A sturdy tripod is your best friend, and it has some magic tricks up its carbon fiber sleeves. Use it to take an exposure longer than a half second or so and watch the crowds turn into soft, flowing rivers that just might enhance your shot rather than block it. Pop on a neutral density filter, extend your exposure to 30 seconds, a minute or more, and with a flick of your wand (cable release), everyone disappears! Think the Guggenheim walkway was really empty at sunset? Not a chance. In addition, that tripod will also help you at night, when the stars come out and the tourists go home.
4. Go Abstract
Maybe this famous river has been on more magazine covers than Madonna, but how many people have really looked hard at the letter E pattern the water makes as it streaks over the rocks under golden hour light in this particular bend? And I’m sure you’re the first (well, now the second) to use the full moon as the iris of an abstract eye made of a piece of the Museo De Las Ciencias in Valencia. And while you may not be the very first (or hundredth) person to notice how the blue stairwell in Casa Batlló looks like it’s underwater when viewed through the curved glass, your photo is certainly the only one of it’s exact kind. Yeah, just like a snowflake.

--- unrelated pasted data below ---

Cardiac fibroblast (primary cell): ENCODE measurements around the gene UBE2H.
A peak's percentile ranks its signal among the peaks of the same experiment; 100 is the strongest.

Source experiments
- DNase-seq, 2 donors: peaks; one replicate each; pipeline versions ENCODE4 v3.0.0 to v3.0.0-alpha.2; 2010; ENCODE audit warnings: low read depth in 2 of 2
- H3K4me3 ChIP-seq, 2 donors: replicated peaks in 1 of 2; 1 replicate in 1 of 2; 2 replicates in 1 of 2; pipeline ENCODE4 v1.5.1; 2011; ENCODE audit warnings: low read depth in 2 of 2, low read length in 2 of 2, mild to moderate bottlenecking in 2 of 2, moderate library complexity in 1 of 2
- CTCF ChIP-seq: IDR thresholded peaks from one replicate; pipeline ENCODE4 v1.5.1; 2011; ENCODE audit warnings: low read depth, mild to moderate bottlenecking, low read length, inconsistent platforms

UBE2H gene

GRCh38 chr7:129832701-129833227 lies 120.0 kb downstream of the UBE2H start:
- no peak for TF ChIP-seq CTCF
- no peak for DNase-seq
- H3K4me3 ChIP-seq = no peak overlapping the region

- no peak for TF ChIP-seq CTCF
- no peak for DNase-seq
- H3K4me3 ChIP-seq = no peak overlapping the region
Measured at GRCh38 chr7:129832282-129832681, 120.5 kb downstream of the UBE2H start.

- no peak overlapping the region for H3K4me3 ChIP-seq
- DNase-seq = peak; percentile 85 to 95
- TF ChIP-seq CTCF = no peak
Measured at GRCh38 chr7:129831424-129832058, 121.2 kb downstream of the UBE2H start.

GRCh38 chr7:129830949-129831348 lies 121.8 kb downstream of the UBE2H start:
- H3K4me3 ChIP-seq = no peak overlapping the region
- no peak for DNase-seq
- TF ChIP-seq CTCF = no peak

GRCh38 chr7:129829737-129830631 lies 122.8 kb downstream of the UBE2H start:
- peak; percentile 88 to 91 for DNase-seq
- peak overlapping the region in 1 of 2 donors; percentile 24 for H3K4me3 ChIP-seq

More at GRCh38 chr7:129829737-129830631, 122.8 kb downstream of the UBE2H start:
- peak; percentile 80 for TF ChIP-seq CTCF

5. Get Creative
No, I cannot tell you exactly how to be creative. That’s the whole point. Mix and match the previous four ideas, do a moving shot, or a zooming one. shoot out of focus, or through the reflection of a security guard’s sunglasses, or upside-down. Paint with light, or try multiple exposures. Find an insect, or a broken fence. Put your camera on a timer, spin around in three circles, and toss it in the air just before the shutter releases. As soon as you are completely out of ideas, close your eyes and picture yourself showing up to the final day of school, to the classroom of your hardest and most motivating teacher, and telling her that you couldn’t complete your travel photo assignment because “there just wasn’t anything good there to shoot.” Hear her scoff at how ridiculous you sound while she gives you a failing grade. Open up your eyes and think of something new. Something that is your own. Then shoot that.